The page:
We know what you’re thinking: why Vento and not Polo Sedan? Let’s get this out of the way. The Vento is to the Polo, what the Jetta is to the Golf – basically a sedan variant of the hatchback. Launched just some weeks back, the new Vento is essentially a facelift that sees minor changes to both exterior and interior trim. The Vento is now offered in three variants (Trendline, Comfortline and Highline), and thanks to Volkswagen Group Malaysia, we were invited for a trip up north in a fleet of Vento Highline cars.
As the world progresses towards a greener this and a more efficient that, car makers alike have adopted forced induction as a replacement for displacement. The 1.2-litre turbocharged motor in the Highline is paired with a 7-speed DSG gearbox. This motor might be tiny, but it makes the same amount of power as its 1.6-litre naturally aspirated sibling (used in the Trendline and Comfortline), and also produces more torque (175Nm vs 152Nm).
Outright speed shouldn’t matter for a car in this segment, but it is interesting to note that the Vento Highline doesn’t take much effort to get past illegal highway speeds and pips all its rivals in the century sprint. We also managed to stretch its legs to just a whisker under 200km/h out on a clear stretch of highway. Pretty impressive stuff, indeed.
The Vento’s steering wheel is taken off a MK7 Golf and generally feels good. It lacks the paddle shifters though, and you need to slot the gear knob to the left for manual shifting. As you can expect, gearshifts in the DSG7 autobox are super smooth and quick, but change gears manually and it just somehow feels off. Of course, you can slot in to Sport and the shifts only happen at higher revs and you will never see 7th gear; not even on a long stretch of tarmac.
Cabin build quality is decent – missing are the soft-touch plastics you might expect from CBU veedubs, but the inside of the Vento looks and feels a grade above its Japanese counterparts, especially with the silver trim finish on the dashboard. Switchgear layout is intuitive too, and there’s plenty of cabin space and cubby holes for your various bits and bobs. Both my co-driver and myself are of above average build and the front armrest can occasionally get in the way. Luckily, this can be folded up to free up more real estate. The Vento also flows air into the glovebox too – good for stowing food (like chocolate!) on long road trips.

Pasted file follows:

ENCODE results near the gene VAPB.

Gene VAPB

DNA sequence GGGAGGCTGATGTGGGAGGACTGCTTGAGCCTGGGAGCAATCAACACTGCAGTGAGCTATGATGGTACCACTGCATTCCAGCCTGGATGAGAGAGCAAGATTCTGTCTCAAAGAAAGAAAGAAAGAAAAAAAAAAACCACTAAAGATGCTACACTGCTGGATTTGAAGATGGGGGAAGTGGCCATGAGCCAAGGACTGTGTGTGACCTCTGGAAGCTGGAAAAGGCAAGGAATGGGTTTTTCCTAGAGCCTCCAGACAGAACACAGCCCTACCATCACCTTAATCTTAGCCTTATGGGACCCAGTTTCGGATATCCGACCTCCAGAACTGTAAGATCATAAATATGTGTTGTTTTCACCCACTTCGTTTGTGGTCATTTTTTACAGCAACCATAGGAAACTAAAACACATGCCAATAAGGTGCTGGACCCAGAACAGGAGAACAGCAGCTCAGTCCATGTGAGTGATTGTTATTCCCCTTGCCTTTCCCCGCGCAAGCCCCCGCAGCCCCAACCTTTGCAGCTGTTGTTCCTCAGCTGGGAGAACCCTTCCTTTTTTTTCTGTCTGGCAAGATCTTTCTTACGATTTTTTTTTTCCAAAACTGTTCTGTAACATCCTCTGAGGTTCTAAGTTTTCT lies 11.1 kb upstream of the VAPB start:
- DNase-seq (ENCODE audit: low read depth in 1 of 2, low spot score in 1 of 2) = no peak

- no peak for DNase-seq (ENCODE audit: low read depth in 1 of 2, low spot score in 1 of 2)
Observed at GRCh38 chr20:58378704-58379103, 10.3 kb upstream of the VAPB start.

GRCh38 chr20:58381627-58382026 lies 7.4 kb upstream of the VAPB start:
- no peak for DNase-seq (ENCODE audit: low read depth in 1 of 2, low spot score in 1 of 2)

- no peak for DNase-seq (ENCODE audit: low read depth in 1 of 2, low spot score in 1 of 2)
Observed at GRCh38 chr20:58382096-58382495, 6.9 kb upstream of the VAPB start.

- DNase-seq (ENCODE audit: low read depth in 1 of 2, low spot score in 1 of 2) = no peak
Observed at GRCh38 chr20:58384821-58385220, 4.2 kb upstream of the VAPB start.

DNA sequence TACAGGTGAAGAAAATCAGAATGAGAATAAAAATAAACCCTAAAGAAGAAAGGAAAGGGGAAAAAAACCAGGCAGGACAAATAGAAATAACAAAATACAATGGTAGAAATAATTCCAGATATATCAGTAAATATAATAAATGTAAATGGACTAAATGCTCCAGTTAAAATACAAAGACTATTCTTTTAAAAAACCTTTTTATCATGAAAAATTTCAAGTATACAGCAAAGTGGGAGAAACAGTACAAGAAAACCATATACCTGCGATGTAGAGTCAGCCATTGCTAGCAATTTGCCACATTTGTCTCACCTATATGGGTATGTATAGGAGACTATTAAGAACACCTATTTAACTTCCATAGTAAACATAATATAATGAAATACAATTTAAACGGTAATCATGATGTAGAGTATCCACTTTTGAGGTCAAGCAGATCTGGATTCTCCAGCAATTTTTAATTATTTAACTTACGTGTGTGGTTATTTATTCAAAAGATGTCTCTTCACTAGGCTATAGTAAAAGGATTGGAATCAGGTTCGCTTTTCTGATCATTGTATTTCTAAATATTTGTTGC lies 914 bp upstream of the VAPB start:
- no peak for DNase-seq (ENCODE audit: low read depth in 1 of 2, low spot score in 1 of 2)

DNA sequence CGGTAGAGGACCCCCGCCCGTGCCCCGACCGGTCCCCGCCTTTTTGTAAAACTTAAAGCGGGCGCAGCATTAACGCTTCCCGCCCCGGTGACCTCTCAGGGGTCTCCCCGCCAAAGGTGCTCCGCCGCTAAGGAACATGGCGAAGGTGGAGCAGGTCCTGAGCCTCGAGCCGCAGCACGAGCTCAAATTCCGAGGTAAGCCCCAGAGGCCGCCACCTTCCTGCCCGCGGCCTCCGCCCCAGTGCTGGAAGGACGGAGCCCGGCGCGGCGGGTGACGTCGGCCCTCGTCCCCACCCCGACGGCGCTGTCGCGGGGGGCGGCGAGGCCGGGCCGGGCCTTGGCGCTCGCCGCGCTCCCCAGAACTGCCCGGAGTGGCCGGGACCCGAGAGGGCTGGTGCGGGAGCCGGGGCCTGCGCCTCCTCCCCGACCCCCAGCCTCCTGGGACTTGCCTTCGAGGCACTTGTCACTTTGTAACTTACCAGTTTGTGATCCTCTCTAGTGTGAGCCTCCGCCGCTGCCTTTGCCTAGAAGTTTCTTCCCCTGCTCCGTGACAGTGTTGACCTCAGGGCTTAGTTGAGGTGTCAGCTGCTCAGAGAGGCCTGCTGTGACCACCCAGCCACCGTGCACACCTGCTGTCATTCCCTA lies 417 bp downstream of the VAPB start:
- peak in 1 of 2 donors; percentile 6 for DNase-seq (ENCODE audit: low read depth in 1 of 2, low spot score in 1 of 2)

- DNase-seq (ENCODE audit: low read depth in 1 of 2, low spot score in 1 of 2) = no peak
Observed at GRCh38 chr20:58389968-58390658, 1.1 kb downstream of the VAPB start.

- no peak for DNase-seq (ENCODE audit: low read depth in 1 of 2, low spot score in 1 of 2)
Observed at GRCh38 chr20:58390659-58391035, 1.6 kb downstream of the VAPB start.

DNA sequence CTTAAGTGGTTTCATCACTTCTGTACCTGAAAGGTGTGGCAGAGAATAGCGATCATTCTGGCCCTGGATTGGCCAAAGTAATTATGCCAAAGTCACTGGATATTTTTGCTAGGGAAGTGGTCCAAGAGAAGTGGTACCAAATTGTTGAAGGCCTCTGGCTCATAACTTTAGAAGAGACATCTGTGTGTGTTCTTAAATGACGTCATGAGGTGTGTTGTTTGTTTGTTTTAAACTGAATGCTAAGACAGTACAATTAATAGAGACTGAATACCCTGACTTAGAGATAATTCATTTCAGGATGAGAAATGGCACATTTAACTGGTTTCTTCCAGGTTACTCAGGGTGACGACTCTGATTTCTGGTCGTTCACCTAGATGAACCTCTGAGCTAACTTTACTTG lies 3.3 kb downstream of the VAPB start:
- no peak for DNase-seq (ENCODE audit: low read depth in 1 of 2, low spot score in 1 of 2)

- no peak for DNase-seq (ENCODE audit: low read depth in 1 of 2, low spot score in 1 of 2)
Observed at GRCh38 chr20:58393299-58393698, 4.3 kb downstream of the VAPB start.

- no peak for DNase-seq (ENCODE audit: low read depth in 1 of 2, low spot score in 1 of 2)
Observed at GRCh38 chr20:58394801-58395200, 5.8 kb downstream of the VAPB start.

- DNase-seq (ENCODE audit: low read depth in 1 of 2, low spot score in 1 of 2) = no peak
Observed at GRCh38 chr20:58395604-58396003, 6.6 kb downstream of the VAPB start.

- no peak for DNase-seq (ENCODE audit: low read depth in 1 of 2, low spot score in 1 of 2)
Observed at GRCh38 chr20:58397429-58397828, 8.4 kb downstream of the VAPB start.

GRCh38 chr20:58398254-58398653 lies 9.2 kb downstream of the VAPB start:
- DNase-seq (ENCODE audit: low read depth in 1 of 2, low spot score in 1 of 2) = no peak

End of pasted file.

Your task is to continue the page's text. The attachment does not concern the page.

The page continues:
But the most important question really, is the ease of connectivity from your mobile phone to the headunit. Yes, you only ever need to do it once, but why should it be a difficult affair, right? Well, good news here – painless and zero issues with both iPhone and Android. So seamless to pair that we had to have a rule between my co driver and I; the person behind the wheel controls the music.
Arriving in Penang with no incident and after some light refreshments, were told that our route to dinner would lead us from the hotel in Gurney Drive towards Balik Pulau. For those who don’t know, this is a good 30-40 minutes of twisty mountain pass roads. I enjoy the occasional corner attack, so I decided to set off as the last car in the hopes of clearer traffic.
I’m a little extra enthusiastic through the Balik Pulau route and watch as the average fuel consumption figures drop from 8.4-litres/100km from our highway cruise up north, to 7.1-litres/100km. Despite the twisty tarmac, the Vento felt composed and sure-footed throughout. You can tell that the car’s chassis can easily handle more power.
The ride quality is firm, not hard, and it munches on corners pretty well. In the city however, the springs seemed a little softer than I expected; going through bumps, you can feel the ‘drop’ is slightly on the dramatic side. That’s not to say the car isn’t comfortable – during our journey back to the city, my co-driver slept through most of the way, despite my heavy-footed driving.
Our overall first impressions of the Vento Highline are positive. The overall package seems like a winner – comfortable, spacious, punchy motor, good handling, all that for under RM100k. It might not look like much has changed, but this facelift is a positive step forwards. Prior to this, the Polo Sedan struggled by being compared visually to a particular model from one local car maker. Although changes are minimal, the Vento fixes this perception, and as far as rivals go, we struggle to think of one that can out run, out brake, or even our maneuver this car.
We’re really looking forward to our slot with the Vento when we get the car for a couple of days. In the meantime, enjoy the gallery below.
*Some pictures courtesy of Volkswagen Group Malaysia